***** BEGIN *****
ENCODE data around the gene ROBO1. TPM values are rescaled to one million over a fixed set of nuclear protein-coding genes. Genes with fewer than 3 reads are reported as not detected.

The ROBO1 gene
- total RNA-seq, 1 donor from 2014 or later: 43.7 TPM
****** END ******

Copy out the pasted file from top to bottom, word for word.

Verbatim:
ENCODE data around the gene ROBO1. TPM values are rescaled to one million over a fixed set of nuclear protein-coding genes. Genes with fewer than 3 reads are reported as not detected.

The ROBO1 gene
- total RNA-seq, 1 donor from 2014 or later: 43.7 TPM